Advocacy in mental health

Explains what advocacy is and how it can help you. Gives information on different types of adovcacy, including statutory advocates, what sort of situations an advocate can help you with, and how to find an advocate.

Your stories

What does the Care Act mean for people with mental health problems?

Helen from our Policy and Campaigns team blogs about the implications of the Care Act.

Helen Undy, Senior Policy & Campaigns Officer
Posted on 23/05/2014

Having my voice heard made all the difference

Andy reflects on his year as a Voice of Mind and having his voice heard in the run up to the general election.

Andy Hollinghurst, Voice of Mind
Posted on 01/05/2015

The night I spent in a cell

Claire blogs about why a police cell was the last place she needed to be during a mental health crisis.

Posted on 27/11/2014

When might I need an advocate?

It is important you feel comfortable with your advocate and feel able to talk to them about your situation. This page covers:

I find it helpful and reassuring to have a third person in the room willing to support my stance... [It] makes me feel far less worried about being misunderstood or having my concerns dismissed.

What questions should I ask my advocate?

As a starting point, you may find it helpful to talk to your advocate about how you can work together and what you do – or don’t – want them to do. You may find it helpful to put together some questions to ask them, such as:

  • How will I contact you, and when are you available?
  • What issues can you help me with?
  • What can’t you help me with?
  • Can you come to meetings and appointments with me?
  • Can you work with me if I am in hospital or if I am in the community?
  • What records do you keep and who sees them?
  • What is your confidentiality policy? What things won’t you keep confidential?
  • If you do something I am not happy with, how can I complain?

What can an advocate help me with?

How you work with an advocate is up to you. Depending on what type of advocacy you access, and what sort of issues you'd like support in handling, an advocate can be involved in different ways. For example, an advocate could support you with:

The support of an advocate is often particularly useful in meetings when you might not feel confident in expressing yourself. They can:

  • support you to ask all the questions you want to ask
  • make sure all the points you want covered are included in the meeting
  • explain your options to you without giving their opinion
  • help safeguard your wellbeing during the meeting – for example, if you find the meeting upsetting, your advocate can ask for a break until you feel able to continue.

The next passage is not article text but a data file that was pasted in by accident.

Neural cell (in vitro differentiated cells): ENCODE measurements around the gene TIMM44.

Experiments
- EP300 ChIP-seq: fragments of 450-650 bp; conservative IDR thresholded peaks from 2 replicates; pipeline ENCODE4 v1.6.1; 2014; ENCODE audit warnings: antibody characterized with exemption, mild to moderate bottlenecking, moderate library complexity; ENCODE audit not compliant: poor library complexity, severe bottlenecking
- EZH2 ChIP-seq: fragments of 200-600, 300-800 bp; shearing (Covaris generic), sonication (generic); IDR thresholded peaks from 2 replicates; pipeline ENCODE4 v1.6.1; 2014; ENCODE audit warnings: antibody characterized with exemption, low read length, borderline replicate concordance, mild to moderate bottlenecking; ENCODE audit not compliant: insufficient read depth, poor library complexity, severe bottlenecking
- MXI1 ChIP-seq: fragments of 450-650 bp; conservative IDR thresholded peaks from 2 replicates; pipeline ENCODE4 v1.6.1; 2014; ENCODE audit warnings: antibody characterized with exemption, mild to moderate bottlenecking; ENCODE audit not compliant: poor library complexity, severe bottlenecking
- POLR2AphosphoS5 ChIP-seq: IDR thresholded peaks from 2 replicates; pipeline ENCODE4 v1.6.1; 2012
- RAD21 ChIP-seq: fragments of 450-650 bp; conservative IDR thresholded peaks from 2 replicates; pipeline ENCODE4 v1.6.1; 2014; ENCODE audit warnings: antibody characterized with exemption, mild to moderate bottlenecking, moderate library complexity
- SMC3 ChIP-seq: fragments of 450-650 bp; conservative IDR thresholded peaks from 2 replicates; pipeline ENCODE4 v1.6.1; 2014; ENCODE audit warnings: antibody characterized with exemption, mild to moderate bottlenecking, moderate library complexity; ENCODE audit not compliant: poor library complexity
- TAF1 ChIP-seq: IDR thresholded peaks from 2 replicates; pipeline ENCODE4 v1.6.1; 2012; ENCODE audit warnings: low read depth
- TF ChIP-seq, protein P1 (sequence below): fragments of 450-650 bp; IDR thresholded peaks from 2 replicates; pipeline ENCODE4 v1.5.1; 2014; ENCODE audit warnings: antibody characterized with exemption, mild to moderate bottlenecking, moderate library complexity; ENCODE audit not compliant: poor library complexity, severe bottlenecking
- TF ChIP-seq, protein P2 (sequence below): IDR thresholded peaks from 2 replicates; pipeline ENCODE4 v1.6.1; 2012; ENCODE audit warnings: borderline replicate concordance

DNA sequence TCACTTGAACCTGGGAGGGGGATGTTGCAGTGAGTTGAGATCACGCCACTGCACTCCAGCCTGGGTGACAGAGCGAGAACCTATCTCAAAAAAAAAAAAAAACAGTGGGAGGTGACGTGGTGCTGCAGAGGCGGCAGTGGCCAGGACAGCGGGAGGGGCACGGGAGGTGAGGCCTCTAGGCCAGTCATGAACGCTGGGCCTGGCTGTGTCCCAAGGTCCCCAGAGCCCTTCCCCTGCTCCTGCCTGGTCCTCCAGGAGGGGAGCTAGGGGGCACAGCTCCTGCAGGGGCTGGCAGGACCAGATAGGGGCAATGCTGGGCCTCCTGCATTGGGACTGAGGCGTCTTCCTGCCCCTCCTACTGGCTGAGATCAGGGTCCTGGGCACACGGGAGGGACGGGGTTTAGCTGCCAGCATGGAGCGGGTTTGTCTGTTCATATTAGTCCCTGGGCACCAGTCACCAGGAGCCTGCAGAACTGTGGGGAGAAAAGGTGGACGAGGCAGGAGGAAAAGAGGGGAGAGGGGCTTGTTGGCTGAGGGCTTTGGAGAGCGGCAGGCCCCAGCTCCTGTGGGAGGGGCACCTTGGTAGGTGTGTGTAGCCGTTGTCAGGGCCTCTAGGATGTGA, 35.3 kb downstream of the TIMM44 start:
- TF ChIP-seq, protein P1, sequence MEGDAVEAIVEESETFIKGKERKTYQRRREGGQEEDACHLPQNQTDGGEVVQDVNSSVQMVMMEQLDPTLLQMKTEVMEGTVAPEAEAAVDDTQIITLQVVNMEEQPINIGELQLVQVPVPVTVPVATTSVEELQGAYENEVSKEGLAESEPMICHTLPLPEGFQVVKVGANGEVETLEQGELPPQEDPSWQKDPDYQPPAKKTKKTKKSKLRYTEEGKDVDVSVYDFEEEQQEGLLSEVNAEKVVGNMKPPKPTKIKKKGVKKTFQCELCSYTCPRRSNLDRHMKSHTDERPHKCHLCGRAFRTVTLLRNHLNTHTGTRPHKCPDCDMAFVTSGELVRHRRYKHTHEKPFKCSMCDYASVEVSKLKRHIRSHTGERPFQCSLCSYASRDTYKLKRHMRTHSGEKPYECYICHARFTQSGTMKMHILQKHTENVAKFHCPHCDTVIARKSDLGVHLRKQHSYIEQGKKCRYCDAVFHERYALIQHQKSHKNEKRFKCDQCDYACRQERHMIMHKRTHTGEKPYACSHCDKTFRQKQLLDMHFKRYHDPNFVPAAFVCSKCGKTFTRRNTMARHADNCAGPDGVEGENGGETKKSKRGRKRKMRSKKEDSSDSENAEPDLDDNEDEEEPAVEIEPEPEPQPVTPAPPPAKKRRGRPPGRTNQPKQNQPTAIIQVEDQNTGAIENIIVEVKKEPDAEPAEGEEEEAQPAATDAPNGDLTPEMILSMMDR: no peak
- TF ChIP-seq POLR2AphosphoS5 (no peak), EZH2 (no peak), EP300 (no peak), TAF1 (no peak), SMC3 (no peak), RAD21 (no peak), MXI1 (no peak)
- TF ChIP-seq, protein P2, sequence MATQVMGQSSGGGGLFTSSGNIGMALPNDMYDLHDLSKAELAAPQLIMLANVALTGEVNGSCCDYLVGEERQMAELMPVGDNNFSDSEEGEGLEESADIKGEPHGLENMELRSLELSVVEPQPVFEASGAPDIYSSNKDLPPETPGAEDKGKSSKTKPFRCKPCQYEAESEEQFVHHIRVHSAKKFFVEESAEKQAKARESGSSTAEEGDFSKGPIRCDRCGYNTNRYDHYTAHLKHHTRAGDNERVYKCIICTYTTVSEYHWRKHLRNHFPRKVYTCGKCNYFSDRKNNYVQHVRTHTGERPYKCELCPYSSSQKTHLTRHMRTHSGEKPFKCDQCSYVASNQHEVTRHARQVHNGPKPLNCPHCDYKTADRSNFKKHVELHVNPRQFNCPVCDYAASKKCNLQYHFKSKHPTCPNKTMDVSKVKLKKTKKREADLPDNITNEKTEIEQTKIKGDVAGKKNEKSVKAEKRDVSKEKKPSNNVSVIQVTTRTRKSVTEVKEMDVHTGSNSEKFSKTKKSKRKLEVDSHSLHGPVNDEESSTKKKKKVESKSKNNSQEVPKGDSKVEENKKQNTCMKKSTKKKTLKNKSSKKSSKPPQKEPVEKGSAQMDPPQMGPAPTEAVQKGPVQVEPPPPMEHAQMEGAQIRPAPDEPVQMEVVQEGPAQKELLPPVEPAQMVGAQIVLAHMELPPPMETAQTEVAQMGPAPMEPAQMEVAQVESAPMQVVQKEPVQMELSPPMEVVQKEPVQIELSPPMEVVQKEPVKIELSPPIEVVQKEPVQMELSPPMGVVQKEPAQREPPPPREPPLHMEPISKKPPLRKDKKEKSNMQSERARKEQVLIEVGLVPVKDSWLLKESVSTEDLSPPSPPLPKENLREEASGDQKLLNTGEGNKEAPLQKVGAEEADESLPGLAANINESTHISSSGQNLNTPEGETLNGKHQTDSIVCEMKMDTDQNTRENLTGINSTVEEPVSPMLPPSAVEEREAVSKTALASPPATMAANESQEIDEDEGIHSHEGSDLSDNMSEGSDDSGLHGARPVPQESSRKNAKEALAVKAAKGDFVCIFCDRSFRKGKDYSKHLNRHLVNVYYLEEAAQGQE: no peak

Do I need an advocate to complain about my treatment?

You don't need to have an advocate to make a complaint about your care or treatment, however if you want help, there are advocacy services to help you do this. See our pages on complaining about health and social care and seeking help with a mental health problem for more information.

I've found that having my husband in the room with me during assessment appointments means my concerns and questions are more likely to be taken seriously and treated respectfully.

A GP or health appointment

You may have a GP or doctor's appointment you want support with, or you may want support accessing treatment. An advocate can come with you to appointments or help you communicate with your doctor, whether by phone, letter or in person. Our pages on how to seek help for a mental health problem have more information on how to talk to your doctor.

My sister has acted as a mouthpiece for me when I couldn't talk to doctors or psychiatrists about things that were really disturbing me... I would never have got the help I needed without her.

Paul's advocacy story 

Paul and his advocate were able to get him better support from his community psychiatric nurse (CPN) 

A dispute at work

An advocate can support you by helping you understand your rights in the workplace. In some situations, for example, if you feel you are being discriminated against because of your mental health problem, they might be able to speak with your employer on your behalf, or support you during meetings.

See our pages on discrimination at work for more information about your rights in the workplace, and our pages on how to be mentally healthy at work for general information.

Benefit claims and appointments

You may need to:

  • make a benefit claim
  • attend a work capability assessment (WCA)
  • appeal a benefit claim that has been turned down

An advocate can:

  • help you understand your welfare rights
  • support you to claim benefits you're entitled to
  • make phone calls
  • attend appointments with you
  • help you understand the process of challenging a claim

Your local Mind and Citizens Advice can also offer you support and information.

I had my support worker attend work meetings and my [work capability] assessment... I found it extremely difficult to talk to anyone about how I felt and having someone other than a family member in your corner is a godsend.

A housing problem

If you have a housing problem, such as rent arrears, you may feel you need help managing it. An advocate could help you understand your rights around housing and help you talk with local authorities.

  • Shelter offer advocacy services for people experiencing housing problems. They also have a helpline and run face-to-face advice centres in the UK.

You can find more information on dealing with housing problems in our pages on housing and mental health.

My local Mind has been great, often helping me to plan what I need to say in a phone call, then sitting with me while I make the calls.

This information was published in August 2015. We will revise it in 2017.

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